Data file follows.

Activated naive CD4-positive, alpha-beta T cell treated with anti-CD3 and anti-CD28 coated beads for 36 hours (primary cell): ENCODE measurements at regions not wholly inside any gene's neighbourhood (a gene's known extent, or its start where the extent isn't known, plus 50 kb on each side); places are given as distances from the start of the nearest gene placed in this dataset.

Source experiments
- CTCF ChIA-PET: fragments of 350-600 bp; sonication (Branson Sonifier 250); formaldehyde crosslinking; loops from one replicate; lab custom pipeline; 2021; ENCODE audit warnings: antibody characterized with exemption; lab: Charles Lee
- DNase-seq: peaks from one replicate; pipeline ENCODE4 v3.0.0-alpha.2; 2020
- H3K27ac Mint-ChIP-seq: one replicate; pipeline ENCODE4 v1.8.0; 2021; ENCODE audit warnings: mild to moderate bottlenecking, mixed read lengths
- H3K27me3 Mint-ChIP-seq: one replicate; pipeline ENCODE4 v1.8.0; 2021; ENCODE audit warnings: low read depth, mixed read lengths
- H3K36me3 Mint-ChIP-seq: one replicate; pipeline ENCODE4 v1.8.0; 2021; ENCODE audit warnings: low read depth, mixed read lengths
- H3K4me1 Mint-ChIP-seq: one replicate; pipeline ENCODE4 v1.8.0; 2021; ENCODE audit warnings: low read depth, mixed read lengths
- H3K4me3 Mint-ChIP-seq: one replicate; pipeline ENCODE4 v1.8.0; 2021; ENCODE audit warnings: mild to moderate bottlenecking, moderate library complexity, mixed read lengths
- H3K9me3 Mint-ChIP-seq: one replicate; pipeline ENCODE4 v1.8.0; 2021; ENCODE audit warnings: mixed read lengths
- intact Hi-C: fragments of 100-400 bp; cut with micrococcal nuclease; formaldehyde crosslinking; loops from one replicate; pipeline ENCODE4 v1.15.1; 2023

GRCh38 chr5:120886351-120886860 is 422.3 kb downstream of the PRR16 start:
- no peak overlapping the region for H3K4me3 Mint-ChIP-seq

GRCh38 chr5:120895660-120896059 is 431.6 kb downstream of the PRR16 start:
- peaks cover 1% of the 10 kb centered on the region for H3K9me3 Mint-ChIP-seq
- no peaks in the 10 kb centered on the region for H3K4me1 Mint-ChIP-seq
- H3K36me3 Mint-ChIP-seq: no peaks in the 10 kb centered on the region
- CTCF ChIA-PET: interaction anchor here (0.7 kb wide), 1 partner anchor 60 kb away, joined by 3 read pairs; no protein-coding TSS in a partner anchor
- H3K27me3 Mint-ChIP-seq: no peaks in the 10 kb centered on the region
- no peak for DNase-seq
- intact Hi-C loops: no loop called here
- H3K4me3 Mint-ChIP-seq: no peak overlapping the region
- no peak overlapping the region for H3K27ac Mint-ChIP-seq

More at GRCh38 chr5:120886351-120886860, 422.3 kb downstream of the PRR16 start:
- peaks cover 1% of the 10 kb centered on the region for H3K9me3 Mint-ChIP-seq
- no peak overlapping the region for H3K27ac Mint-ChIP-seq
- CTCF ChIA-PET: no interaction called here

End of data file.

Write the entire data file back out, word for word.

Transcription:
Activated naive CD4-positive, alpha-beta T cell treated with anti-CD3 and anti-CD28 coated beads for 36 hours (primary cell): ENCODE measurements at regions not wholly inside any gene's neighbourhood (a gene's known extent, or its start where the extent isn't known, plus 50 kb on each side); places are given as distances from the start of the nearest gene placed in this dataset.

Source experiments
- CTCF ChIA-PET: fragments of 350-600 bp; sonication (Branson Sonifier 250); formaldehyde crosslinking; loops from one replicate; lab custom pipeline; 2021; ENCODE audit warnings: antibody characterized with exemption; lab: Charles Lee
- DNase-seq: peaks from one replicate; pipeline ENCODE4 v3.0.0-alpha.2; 2020
- H3K27ac Mint-ChIP-seq: one replicate; pipeline ENCODE4 v1.8.0; 2021; ENCODE audit warnings: mild to moderate bottlenecking, mixed read lengths
- H3K27me3 Mint-ChIP-seq: one replicate; pipeline ENCODE4 v1.8.0; 2021; ENCODE audit warnings: low read depth, mixed read lengths
- H3K36me3 Mint-ChIP-seq: one replicate; pipeline ENCODE4 v1.8.0; 2021; ENCODE audit warnings: low read depth, mixed read lengths
- H3K4me1 Mint-ChIP-seq: one replicate; pipeline ENCODE4 v1.8.0; 2021; ENCODE audit warnings: low read depth, mixed read lengths
- H3K4me3 Mint-ChIP-seq: one replicate; pipeline ENCODE4 v1.8.0; 2021; ENCODE audit warnings: mild to moderate bottlenecking, moderate library complexity, mixed read lengths
- H3K9me3 Mint-ChIP-seq: one replicate; pipeline ENCODE4 v1.8.0; 2021; ENCODE audit warnings: mixed read lengths
- intact Hi-C: fragments of 100-400 bp; cut with micrococcal nuclease; formaldehyde crosslinking; loops from one replicate; pipeline ENCODE4 v1.15.1; 2023

GRCh38 chr5:120886351-120886860 is 422.3 kb downstream of the PRR16 start:
- no peak overlapping the region for H3K4me3 Mint-ChIP-seq

GRCh38 chr5:120895660-120896059 is 431.6 kb downstream of the PRR16 start:
- peaks cover 1% of the 10 kb centered on the region for H3K9me3 Mint-ChIP-seq
- no peaks in the 10 kb centered on the region for H3K4me1 Mint-ChIP-seq
- H3K36me3 Mint-ChIP-seq: no peaks in the 10 kb centered on the region
- CTCF ChIA-PET: interaction anchor here (0.7 kb wide), 1 partner anchor 60 kb away, joined by 3 read pairs; no protein-coding TSS in a partner anchor
- H3K27me3 Mint-ChIP-seq: no peaks in the 10 kb centered on the region
- no peak for DNase-seq
- intact Hi-C loops: no loop called here
- H3K4me3 Mint-ChIP-seq: no peak overlapping the region
- no peak overlapping the region for H3K27ac Mint-ChIP-seq

More at GRCh38 chr5:120886351-120886860, 422.3 kb downstream of the PRR16 start:
- peaks cover 1% of the 10 kb centered on the region for H3K9me3 Mint-ChIP-seq
- no peak overlapping the region for H3K27ac Mint-ChIP-seq
- CTCF ChIA-PET: no interaction called here